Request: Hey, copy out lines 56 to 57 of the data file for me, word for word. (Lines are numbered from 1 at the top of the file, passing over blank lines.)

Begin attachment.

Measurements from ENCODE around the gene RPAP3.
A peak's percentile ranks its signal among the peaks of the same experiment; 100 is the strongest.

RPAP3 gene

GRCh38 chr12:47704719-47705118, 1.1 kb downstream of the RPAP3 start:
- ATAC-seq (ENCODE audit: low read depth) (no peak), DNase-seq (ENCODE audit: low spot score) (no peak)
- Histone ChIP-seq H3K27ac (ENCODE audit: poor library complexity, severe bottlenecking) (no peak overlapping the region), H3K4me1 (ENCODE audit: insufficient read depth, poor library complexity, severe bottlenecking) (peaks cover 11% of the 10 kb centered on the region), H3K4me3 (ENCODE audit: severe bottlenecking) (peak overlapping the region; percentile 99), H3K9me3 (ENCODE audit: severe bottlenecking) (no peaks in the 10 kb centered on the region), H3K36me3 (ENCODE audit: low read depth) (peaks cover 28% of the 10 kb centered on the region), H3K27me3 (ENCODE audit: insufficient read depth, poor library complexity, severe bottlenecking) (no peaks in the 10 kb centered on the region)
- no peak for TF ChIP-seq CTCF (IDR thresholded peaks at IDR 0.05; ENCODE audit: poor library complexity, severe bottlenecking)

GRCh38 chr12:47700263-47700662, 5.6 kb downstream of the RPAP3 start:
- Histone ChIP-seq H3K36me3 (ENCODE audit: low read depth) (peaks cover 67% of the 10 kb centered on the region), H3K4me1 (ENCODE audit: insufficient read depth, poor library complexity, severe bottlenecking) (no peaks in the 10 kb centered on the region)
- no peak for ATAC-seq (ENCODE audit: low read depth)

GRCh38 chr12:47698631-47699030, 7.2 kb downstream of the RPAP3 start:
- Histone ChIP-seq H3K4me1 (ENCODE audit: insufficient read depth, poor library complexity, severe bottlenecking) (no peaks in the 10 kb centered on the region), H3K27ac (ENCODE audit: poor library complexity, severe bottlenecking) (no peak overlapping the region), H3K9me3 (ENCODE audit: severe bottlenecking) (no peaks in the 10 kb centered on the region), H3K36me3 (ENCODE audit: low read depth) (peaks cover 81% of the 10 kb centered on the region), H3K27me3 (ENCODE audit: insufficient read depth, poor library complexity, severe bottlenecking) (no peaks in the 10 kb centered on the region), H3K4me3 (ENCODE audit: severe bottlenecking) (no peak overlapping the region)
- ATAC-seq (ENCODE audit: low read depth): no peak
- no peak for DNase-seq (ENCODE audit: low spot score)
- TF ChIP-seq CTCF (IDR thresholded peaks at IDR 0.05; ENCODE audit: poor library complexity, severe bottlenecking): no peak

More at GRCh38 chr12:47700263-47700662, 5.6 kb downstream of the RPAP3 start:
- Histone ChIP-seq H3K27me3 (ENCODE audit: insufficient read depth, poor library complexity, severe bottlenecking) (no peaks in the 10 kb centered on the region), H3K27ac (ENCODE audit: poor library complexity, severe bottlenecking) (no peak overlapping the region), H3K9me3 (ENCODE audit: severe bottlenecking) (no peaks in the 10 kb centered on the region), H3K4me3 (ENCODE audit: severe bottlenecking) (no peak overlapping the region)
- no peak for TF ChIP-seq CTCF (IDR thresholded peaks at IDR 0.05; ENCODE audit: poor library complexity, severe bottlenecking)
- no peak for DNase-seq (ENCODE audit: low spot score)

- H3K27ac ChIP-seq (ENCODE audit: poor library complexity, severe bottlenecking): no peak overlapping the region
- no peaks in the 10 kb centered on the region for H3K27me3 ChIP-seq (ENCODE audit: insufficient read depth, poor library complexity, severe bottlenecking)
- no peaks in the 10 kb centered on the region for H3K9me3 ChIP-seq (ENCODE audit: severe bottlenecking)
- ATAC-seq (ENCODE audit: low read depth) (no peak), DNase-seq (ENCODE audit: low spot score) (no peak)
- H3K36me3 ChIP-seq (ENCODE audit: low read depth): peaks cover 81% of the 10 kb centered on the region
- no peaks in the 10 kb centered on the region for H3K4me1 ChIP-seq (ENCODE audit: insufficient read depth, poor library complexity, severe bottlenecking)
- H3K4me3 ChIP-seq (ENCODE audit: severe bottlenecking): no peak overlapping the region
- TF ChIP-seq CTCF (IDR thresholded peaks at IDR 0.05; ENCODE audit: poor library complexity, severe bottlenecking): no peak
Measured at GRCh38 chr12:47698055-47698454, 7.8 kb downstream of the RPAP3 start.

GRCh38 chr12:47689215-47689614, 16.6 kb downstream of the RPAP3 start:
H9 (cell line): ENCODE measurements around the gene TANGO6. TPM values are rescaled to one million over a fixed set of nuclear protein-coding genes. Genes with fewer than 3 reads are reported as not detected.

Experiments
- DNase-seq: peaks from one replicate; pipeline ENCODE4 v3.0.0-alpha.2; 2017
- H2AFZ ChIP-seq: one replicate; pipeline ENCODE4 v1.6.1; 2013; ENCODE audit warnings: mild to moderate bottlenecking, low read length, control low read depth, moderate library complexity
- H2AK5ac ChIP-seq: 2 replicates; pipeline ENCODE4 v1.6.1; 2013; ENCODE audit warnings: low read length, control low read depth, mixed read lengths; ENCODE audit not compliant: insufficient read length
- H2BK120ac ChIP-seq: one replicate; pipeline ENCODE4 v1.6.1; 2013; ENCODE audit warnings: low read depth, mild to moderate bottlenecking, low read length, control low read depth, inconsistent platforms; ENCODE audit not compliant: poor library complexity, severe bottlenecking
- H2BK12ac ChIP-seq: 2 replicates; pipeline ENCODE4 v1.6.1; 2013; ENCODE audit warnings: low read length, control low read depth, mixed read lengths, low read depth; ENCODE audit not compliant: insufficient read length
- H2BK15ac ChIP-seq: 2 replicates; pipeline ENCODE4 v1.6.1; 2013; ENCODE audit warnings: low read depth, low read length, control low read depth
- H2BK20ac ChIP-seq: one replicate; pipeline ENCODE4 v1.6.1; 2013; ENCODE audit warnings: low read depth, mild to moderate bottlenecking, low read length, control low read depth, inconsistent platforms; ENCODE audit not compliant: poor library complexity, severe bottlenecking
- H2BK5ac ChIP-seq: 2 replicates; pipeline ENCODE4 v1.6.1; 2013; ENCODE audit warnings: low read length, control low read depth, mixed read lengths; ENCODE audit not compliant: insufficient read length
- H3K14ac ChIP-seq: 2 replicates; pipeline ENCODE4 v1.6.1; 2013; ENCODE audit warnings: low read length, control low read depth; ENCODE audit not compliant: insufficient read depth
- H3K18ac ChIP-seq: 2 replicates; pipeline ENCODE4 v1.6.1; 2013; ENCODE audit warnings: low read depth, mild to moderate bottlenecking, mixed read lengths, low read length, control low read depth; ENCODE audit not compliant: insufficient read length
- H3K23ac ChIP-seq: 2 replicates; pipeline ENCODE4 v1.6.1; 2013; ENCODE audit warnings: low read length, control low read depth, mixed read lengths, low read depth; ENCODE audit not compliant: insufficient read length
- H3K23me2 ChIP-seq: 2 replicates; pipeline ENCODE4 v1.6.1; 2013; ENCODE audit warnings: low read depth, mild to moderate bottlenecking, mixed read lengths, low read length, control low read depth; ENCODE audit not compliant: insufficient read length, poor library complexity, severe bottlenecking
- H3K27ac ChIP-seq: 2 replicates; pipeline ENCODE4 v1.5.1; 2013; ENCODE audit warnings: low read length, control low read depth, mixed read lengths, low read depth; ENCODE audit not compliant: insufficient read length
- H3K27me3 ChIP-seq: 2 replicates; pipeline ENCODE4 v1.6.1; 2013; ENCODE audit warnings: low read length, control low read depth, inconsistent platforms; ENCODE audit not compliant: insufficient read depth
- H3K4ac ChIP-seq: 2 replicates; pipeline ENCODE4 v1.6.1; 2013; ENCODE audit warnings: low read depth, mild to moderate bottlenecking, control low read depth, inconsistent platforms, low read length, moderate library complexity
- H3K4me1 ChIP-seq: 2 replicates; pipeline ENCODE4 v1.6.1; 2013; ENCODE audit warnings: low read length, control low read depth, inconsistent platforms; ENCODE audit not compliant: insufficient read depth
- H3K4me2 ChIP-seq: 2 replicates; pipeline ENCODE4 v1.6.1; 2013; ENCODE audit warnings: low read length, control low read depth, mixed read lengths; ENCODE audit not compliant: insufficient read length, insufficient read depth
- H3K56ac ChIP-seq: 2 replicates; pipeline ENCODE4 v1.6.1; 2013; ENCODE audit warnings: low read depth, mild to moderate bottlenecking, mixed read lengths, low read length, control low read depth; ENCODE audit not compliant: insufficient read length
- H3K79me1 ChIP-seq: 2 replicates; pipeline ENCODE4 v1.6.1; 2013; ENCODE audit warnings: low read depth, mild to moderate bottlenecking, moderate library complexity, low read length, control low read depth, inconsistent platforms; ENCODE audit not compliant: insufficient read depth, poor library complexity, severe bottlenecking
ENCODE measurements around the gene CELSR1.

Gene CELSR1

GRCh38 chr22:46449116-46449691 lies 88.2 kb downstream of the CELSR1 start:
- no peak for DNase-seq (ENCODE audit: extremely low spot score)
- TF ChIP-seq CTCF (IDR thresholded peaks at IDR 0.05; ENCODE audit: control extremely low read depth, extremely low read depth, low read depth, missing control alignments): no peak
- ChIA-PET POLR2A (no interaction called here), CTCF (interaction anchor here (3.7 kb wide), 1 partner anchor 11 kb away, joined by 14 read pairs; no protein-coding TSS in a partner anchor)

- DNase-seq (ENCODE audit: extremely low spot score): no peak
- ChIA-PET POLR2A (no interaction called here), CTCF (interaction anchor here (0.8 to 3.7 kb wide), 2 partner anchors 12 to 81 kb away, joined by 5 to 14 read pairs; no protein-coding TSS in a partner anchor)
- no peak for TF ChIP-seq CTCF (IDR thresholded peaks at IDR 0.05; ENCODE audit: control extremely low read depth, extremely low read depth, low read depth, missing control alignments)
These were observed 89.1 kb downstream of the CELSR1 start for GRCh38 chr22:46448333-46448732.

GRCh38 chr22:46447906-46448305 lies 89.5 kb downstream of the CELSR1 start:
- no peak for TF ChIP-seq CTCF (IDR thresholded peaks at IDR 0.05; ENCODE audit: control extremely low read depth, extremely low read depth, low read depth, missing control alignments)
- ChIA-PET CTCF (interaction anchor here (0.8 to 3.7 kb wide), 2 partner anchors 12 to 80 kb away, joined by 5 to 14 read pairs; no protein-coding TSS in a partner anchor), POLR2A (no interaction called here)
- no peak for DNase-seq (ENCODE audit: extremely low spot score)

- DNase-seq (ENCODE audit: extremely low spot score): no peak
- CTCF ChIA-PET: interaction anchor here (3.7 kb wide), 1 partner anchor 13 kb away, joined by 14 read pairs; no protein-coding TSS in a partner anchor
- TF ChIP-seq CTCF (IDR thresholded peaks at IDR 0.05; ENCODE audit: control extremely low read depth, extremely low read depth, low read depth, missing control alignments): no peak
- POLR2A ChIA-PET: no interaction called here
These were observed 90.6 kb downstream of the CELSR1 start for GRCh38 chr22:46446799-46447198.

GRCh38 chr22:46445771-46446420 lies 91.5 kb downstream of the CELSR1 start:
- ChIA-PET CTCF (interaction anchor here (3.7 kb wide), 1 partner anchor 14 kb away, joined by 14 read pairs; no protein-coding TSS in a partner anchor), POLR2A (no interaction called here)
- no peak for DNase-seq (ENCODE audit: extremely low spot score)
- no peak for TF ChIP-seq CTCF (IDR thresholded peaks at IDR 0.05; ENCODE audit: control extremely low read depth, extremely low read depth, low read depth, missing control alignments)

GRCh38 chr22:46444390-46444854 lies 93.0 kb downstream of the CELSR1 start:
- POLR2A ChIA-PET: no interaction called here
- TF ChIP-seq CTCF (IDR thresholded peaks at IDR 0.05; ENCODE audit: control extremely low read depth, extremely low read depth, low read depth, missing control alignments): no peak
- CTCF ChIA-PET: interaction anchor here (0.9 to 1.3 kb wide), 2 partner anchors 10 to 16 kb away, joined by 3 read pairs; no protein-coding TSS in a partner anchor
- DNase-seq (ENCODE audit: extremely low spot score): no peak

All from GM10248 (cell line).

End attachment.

- ChIA-PET POLR2A (no interaction called here), CTCF (interaction anchor here (3.7 kb wide), 1 partner anchor 11 kb away, joined by 14 read pairs; no protein-coding TSS in a partner anchor)

- DNase-seq (ENCODE audit: extremely low spot score): no peak